Don Omar

The Last Don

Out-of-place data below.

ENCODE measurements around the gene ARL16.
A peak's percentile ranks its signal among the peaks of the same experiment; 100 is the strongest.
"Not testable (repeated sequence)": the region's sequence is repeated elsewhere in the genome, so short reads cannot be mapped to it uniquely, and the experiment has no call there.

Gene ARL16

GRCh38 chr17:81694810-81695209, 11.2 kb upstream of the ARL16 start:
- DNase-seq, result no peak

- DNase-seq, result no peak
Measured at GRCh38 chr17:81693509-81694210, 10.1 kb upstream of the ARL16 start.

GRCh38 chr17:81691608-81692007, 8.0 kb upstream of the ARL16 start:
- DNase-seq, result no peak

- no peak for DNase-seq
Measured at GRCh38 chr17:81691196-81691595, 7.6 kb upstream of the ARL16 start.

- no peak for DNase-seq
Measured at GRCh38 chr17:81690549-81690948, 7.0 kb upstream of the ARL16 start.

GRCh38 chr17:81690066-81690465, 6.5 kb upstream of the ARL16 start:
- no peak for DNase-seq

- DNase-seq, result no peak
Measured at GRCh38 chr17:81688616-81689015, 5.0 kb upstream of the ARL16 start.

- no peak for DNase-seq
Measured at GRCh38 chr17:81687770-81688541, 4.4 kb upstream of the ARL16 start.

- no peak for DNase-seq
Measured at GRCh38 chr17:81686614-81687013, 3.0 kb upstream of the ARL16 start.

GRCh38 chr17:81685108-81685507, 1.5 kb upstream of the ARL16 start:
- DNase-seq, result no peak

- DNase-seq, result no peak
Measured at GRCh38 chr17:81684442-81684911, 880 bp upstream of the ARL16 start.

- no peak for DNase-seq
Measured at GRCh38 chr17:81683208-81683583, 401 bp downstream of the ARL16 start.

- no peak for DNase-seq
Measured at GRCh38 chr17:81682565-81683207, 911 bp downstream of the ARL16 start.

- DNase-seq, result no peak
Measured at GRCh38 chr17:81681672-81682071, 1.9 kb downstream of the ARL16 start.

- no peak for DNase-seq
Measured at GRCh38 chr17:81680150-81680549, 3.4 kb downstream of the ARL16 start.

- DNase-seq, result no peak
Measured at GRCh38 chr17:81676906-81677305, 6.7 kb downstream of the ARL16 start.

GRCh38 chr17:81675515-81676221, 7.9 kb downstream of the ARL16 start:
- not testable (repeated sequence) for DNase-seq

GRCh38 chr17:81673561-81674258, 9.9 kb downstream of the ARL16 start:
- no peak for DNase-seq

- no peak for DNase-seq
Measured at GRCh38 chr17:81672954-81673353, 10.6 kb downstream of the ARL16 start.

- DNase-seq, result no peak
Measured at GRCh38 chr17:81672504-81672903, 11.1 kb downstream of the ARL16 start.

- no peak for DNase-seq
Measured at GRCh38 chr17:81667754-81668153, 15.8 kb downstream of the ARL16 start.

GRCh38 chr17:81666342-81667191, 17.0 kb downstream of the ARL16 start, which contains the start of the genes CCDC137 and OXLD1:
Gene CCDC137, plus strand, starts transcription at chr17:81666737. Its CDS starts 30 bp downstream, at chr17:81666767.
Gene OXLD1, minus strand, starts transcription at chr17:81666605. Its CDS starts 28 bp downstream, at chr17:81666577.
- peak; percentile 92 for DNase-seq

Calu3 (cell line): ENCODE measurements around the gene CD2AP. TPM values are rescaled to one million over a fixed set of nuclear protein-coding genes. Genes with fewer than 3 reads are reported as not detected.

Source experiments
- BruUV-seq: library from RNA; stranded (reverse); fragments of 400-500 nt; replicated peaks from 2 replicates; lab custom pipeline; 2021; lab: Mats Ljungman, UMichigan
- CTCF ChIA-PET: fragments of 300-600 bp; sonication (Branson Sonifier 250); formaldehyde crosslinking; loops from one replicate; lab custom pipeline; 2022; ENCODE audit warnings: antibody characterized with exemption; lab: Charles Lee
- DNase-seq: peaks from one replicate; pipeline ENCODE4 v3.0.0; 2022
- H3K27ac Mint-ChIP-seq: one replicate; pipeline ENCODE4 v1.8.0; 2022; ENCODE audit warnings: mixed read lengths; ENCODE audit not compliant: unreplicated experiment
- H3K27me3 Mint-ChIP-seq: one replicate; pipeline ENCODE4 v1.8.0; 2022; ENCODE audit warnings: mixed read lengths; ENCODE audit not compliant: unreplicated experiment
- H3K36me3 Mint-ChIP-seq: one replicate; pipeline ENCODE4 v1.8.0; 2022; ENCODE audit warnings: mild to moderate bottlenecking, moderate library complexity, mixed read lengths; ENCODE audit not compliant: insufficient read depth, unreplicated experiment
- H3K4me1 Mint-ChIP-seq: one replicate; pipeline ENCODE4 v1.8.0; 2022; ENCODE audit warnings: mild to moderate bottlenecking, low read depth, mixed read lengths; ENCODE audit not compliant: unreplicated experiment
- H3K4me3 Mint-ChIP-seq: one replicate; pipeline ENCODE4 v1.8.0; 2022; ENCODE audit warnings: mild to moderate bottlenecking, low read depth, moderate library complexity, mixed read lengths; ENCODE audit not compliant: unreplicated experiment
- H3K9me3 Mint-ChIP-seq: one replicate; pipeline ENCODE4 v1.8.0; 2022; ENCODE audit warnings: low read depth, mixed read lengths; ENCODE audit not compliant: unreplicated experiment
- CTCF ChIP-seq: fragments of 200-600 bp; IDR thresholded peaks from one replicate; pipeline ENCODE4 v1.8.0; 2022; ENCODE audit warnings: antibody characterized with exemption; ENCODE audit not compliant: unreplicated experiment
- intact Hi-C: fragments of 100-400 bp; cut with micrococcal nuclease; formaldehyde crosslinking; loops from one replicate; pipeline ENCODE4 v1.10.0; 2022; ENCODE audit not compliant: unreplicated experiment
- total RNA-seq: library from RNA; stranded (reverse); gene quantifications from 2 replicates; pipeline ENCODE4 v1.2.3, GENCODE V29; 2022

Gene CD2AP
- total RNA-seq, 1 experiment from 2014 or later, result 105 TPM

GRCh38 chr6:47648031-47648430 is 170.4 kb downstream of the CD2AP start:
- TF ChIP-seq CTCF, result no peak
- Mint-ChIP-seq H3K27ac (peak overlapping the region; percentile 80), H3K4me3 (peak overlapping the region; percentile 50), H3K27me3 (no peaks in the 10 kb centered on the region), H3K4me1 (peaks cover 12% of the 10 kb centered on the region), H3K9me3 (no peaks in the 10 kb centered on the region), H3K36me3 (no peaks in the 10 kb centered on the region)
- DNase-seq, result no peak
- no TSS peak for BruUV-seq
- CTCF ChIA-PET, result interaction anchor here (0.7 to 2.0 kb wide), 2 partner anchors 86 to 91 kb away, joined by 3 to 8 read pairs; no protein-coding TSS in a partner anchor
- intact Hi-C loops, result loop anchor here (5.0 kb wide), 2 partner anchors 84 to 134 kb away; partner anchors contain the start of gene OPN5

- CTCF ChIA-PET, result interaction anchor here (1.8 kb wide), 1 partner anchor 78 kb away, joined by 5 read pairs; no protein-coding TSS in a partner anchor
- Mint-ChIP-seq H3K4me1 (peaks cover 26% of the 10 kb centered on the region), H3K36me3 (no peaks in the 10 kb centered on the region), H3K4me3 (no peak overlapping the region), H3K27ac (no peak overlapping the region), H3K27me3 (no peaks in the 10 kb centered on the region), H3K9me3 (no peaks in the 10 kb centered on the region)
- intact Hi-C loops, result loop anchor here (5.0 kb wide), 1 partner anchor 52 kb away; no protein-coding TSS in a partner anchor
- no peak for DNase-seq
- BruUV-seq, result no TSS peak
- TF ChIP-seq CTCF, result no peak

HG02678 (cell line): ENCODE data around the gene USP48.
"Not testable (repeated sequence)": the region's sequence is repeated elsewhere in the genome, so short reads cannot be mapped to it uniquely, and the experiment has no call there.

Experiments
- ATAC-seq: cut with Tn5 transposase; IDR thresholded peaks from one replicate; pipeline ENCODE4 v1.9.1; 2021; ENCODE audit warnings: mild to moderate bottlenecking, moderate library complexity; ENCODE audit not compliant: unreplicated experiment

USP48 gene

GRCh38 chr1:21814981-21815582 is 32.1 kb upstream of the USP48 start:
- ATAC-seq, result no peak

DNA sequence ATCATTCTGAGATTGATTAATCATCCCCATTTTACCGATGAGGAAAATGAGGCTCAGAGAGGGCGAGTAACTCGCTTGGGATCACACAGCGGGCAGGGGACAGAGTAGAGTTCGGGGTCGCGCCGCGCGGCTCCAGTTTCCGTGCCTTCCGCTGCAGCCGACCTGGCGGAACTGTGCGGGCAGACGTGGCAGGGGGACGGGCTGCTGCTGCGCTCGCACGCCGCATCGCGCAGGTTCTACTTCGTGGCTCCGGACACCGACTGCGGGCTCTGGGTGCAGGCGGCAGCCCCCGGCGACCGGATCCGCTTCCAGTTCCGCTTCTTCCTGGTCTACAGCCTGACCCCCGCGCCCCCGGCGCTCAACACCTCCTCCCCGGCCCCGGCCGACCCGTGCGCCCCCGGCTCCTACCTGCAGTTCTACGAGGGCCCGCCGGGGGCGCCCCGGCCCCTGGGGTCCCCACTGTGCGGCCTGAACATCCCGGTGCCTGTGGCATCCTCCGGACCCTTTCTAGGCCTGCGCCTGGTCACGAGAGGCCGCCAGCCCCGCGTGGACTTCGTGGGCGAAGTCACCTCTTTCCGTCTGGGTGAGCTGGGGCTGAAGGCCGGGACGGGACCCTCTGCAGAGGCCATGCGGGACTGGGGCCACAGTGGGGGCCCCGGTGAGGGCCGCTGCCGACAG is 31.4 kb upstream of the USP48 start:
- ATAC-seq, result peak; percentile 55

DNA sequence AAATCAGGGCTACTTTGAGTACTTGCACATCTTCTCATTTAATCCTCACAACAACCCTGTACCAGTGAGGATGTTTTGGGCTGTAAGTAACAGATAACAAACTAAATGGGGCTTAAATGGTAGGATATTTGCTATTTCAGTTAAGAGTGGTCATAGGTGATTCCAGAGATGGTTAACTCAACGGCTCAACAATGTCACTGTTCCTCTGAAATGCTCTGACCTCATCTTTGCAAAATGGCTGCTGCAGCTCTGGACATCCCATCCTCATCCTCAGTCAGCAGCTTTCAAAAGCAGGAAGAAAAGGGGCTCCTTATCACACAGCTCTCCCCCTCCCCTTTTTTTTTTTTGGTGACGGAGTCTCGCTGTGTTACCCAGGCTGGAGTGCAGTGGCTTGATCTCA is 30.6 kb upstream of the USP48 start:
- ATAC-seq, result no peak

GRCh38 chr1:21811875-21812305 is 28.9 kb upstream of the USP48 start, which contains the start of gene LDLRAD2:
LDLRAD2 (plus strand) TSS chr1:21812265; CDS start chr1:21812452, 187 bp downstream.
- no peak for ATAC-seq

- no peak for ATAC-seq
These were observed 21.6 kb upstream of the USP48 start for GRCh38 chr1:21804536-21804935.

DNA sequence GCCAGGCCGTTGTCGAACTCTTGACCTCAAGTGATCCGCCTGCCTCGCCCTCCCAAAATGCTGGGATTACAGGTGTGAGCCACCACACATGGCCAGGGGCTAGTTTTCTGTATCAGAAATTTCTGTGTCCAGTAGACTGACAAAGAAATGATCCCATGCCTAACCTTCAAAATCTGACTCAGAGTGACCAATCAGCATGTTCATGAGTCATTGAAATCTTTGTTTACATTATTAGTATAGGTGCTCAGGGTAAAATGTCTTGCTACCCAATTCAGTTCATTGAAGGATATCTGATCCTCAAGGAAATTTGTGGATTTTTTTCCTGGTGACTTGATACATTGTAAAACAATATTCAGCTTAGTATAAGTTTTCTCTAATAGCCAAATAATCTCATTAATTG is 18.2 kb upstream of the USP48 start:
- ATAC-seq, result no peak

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One of the first reggaeton albums to make waves internationally, Don Omar's debut, The Last Don, deserves notice for historical reasons alone. But it's also a remarkable album musically, spotlighting one of the style's emerging icons as well as two of its leading producers, Eliel and Luny Tunes. These producers, the latter a duo, handle the vast majority of The Last Don and give it a unified sound that carries over from one song to the next. A few guests pop up now and then, most of them then-emerging superstars themselves, including Glory, Daddy Yankee, and Hector "el Bambino," and while they add a little spice to The Last Don, the album is very much Omar's own, nonetheless. He's not simply a vocalist with "más flow," he's also quite thoughtful, emotional, and articulate, delving much deeper than the surface guns-and-girls motifs of much reggaeton. And too, he can piece together some great songs, in particular the opening run of "Dale Don Más Duro," "Intocable," and "Dile." The Last Don peaks early, granted, and it's not nearly as catchy or accessible as you might expect, given its popularity, but it holds together well as it progresses, getting quite narrative at times ("Aunque Te Fuiste" in particular). The album-closing bonus track, "Dale Don Dale," is a highlight for sure, one of Omar's signature moments. All of these aforementioned songs are among the best reggaeton songs of their time, which alone would make The Last Don a classic. But that the album holds together so well and follows a loose narrative as well as maintains a unified sound makes it all the more standout, truly one of the best reggaeton albums of the early to mid-2000s, up there with Barrio Fino and El Abayarde. The thing is, though, Omar was just getting started. His music here on The Last Don is a bit formative relative to what he'd do soon afterward with songs like "Pobre Diabla" and "Reggaeton Latino," where he began adding increasing amounts of melody to his songs without sacrificing any of their substance.

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